With new waste regulations effective under the Agricultural Environmental Management Code of Practice, the need to navigate nutrient management alternatives has become a mobilizing force behind B.C.’s dairy industry.
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Photograph By PIXABAY

For farms producing more manure phosphorus than their crops require, a surplus of phosphorus in the soil becomes inevitable, leaving land application of dairy manure increasingly untenable.

According to Carla Soutar, producer services manager with the BC Dairy Association, centrifuges offer a potential solution long sought by industry.

“By using high speeds to create centrifugal force, they separate solids from liquids, extracting phosphorus from dairy manure into a solid product which then becomes cheaper and easier to transport off the farm,” she explains.

Despite the potential benefits offered by centrifugal technology and its increasing use in European and U.S. dairies, on-farm application in B.C. remains limited.

“One key barrier is that no centrifuge has ever been designed to address the size and needs of the B.C. dairy industry, which features uniquely small farms,” Soutar points out. “For the nearly 500 dairy farms in B.C., the average herd size is 135 animals per farm, meaning there are only a handful of dairy farms large enough to conceivably purchase a full-size centrifuge.”

Determined to fill the gap and find a feasible nutrient management tool for B.C. dairy farmers, Valid Manufacturing approached the Investment Agriculture Foundation of BC to explore funding opportunities. With support through the Canada-BC Agri-Innovation Program, Valid was able to undertake two projects that would allow it to design, manufacture and field-test a dewatering centrifuge tailored to the needs of B.C.’s dairy industry.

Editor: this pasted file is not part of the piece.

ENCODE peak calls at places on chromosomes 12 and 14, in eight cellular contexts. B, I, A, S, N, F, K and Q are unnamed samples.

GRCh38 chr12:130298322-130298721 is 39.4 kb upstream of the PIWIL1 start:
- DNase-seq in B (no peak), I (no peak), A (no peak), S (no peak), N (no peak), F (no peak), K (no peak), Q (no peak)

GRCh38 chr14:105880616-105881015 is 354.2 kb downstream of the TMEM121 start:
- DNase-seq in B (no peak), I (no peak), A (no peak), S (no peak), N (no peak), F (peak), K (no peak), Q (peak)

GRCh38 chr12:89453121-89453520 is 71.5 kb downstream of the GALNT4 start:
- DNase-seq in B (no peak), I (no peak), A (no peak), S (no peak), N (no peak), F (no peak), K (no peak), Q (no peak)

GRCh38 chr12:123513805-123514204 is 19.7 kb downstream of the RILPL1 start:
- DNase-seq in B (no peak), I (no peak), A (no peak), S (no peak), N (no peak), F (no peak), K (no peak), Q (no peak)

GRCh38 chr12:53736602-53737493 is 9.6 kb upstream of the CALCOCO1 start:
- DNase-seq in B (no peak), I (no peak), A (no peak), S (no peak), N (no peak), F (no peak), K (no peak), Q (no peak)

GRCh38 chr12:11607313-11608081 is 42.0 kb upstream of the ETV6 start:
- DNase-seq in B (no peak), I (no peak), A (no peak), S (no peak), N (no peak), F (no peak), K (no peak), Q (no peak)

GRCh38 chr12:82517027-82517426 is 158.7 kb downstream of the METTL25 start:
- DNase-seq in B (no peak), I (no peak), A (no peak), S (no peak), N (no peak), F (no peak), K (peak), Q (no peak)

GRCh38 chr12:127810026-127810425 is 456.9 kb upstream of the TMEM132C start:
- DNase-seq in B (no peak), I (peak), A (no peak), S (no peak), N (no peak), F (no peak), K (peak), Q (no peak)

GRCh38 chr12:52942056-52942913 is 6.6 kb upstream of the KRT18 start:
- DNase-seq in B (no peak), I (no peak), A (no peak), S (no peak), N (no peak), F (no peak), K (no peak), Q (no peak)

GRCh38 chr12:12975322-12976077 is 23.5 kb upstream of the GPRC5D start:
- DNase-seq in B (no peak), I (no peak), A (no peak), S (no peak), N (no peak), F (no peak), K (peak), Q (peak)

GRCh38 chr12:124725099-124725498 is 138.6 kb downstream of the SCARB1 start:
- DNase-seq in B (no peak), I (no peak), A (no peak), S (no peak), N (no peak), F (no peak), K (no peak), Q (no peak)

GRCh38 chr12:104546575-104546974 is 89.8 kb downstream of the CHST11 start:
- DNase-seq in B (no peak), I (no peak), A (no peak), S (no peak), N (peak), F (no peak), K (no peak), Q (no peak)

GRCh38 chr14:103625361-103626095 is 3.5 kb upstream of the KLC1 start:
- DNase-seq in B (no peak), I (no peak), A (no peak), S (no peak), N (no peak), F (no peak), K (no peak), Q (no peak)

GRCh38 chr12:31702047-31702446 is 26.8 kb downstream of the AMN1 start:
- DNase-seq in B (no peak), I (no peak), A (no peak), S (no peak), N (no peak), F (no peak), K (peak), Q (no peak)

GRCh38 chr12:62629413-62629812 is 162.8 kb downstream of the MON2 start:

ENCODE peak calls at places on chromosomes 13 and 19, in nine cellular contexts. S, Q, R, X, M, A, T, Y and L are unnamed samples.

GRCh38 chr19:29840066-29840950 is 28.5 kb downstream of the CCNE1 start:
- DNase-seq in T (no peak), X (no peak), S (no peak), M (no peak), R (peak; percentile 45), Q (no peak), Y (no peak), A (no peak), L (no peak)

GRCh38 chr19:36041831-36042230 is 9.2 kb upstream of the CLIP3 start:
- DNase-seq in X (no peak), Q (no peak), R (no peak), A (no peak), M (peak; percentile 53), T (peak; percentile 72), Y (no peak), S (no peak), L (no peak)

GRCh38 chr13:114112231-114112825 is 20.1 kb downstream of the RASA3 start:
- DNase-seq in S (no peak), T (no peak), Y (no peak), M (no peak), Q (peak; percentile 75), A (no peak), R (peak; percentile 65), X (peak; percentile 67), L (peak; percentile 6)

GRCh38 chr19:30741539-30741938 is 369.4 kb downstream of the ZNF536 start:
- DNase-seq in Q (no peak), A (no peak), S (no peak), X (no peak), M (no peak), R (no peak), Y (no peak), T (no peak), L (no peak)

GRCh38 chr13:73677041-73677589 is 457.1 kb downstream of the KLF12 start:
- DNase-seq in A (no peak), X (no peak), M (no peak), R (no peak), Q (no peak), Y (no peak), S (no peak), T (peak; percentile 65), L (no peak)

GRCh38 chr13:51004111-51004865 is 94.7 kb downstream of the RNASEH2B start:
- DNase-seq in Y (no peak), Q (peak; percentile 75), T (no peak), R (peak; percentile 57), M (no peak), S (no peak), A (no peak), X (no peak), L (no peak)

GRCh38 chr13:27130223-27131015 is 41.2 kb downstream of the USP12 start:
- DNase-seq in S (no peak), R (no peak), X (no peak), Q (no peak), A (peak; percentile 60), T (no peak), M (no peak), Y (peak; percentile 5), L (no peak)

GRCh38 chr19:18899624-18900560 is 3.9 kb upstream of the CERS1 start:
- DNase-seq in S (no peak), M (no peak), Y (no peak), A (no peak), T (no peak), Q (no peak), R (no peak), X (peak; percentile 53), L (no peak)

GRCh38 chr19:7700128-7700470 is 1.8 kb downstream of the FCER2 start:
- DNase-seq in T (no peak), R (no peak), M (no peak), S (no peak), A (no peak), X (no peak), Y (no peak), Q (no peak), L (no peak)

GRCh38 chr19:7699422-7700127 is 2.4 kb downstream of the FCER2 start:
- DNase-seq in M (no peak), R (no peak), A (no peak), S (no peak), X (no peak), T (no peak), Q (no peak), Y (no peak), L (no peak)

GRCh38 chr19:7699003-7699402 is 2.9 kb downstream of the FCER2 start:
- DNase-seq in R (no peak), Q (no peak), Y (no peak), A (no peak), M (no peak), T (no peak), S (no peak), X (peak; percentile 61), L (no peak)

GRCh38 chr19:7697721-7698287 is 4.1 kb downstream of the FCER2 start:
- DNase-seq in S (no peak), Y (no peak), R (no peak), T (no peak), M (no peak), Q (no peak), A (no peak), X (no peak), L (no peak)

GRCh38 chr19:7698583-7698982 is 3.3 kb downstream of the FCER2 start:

“Thanks to project funding we’ve developed a reliable, affordable, B.C.-made nutrient management option designed in close consultation with local producers,” reports Valid’s corporate development lead, Chad Shipmaker, adding that additional funding for on-farm testing and field demonstration was essential for moving the centrifuge closer to market.

According to Shipmaker, the new centrifuge can process raw manure, eliminating the need for additional de-watering technologies. While additional testing is planned for 2020, results so far have achieved phosphorous extraction ranging from 40 to 60 per cent during on-farm trials.

“We’re excited to pilot technology to help facilitate enhanced environmental sustainability for B.C.’s dairy industry,” he says. “Not only can a centrifuge help dairy farmers reduce excess soil phosphorus levels and conform with nutrient management regulations, but it could also enable dairy farmers to increase their herd size without having to purchase or rent additional land.”

Considering the substantial and increasingly timely benefits the centrifuge offers, many in the dairy industry are eagerly awaiting its release.

“While steps towards technology adoption are still underway, this is exactly the type of work the province’s dairy sector supports,” says Soutar. “The BC Dairy Association is always looking at ways to ensure dairy farming delivers a positive impact on our community.”

This project is supported by the Canadian Agricultural Partnership, a federal-provincial-territorial initiative. The program is delivered by the Investment Agriculture Foundation of BC.

With the future uncertain, Maine must show its support.

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